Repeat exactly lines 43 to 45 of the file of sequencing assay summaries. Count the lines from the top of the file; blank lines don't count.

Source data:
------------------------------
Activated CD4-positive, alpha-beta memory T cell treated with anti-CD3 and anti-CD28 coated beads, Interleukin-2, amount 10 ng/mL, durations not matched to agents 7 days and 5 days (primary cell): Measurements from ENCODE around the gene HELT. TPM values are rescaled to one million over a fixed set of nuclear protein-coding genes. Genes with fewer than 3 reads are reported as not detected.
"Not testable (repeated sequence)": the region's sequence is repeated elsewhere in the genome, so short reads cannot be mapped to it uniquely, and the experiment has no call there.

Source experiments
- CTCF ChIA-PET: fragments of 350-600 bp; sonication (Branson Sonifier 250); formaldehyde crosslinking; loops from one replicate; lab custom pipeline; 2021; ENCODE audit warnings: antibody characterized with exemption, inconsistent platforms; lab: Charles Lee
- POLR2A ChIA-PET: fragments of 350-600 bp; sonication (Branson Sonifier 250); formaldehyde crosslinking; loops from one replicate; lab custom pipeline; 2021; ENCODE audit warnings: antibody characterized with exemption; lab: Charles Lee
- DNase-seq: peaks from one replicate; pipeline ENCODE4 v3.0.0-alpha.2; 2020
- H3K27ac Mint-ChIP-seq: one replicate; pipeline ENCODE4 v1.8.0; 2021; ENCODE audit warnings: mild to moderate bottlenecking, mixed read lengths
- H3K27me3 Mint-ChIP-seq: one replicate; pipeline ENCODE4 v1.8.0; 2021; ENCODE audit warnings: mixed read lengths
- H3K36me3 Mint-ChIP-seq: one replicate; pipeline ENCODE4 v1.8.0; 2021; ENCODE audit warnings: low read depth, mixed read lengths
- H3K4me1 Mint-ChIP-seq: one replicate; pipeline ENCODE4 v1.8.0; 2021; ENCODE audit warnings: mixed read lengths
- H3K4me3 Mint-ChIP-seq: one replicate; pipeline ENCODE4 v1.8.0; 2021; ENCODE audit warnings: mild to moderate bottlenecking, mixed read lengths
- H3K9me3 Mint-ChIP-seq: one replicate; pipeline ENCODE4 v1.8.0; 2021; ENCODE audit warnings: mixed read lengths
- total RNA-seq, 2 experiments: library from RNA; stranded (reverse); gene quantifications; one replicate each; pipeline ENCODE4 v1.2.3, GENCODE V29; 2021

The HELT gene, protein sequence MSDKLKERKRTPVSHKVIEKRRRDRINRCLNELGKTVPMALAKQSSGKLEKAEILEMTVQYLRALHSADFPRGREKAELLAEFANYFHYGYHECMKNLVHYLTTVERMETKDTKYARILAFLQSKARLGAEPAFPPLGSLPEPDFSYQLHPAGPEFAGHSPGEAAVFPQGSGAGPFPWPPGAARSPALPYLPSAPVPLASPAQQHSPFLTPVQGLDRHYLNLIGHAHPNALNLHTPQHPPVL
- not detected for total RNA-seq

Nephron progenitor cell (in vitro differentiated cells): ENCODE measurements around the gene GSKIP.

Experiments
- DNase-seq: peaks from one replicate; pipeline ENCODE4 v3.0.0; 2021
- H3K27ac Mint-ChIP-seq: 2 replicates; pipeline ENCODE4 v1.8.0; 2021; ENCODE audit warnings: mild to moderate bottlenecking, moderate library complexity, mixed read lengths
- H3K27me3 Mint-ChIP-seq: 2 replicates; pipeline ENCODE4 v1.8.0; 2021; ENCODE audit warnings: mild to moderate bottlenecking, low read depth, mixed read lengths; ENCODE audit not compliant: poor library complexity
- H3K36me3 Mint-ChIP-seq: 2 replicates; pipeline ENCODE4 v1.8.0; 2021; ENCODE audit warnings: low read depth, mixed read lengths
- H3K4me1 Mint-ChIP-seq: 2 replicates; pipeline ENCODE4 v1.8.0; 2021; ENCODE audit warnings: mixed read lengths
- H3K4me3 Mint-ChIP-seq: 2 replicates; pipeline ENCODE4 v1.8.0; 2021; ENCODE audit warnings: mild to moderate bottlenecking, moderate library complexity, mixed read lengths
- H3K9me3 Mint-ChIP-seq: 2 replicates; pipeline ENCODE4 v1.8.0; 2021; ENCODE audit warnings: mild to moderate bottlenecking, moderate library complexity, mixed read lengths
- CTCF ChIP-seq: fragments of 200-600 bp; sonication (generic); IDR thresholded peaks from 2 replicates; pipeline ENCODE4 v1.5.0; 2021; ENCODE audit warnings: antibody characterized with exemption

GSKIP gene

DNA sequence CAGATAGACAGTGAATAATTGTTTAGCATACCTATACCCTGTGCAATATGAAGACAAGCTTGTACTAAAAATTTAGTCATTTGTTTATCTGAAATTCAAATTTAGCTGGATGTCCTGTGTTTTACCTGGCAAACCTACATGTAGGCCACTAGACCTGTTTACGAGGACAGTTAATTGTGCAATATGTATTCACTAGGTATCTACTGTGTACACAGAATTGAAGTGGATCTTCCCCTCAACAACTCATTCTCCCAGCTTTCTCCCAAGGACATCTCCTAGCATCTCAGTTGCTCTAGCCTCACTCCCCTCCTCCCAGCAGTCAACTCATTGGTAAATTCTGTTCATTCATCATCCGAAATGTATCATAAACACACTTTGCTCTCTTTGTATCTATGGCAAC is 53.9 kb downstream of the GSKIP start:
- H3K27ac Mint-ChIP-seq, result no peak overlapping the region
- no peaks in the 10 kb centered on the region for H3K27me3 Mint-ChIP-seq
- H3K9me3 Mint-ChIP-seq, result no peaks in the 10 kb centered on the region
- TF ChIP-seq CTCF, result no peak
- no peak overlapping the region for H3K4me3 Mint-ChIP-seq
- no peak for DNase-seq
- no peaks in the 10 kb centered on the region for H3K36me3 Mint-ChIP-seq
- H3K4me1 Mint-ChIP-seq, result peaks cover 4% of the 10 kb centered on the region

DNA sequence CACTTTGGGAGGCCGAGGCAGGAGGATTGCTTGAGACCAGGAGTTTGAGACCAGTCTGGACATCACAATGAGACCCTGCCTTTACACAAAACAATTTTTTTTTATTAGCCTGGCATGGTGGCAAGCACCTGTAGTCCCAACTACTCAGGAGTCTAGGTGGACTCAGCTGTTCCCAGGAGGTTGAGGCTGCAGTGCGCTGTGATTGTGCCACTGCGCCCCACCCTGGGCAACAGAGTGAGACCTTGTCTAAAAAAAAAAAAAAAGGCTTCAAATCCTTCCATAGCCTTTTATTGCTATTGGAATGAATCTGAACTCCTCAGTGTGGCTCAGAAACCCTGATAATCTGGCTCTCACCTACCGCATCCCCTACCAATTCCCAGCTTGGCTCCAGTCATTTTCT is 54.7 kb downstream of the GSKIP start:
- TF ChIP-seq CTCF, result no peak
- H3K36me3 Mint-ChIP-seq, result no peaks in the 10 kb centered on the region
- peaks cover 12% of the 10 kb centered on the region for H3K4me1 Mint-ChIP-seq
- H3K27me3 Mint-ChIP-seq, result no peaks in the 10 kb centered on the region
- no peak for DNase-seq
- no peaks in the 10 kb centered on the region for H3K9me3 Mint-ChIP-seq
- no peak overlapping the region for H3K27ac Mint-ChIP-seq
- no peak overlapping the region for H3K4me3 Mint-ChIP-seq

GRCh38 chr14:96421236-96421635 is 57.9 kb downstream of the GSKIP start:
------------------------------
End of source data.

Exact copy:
- no peak overlapping the region for H3K27ac Mint-ChIP-seq
- no peak overlapping the region for H3K4me3 Mint-ChIP-seq

GRCh38 chr14:96421236-96421635 is 57.9 kb downstream of the GSKIP start: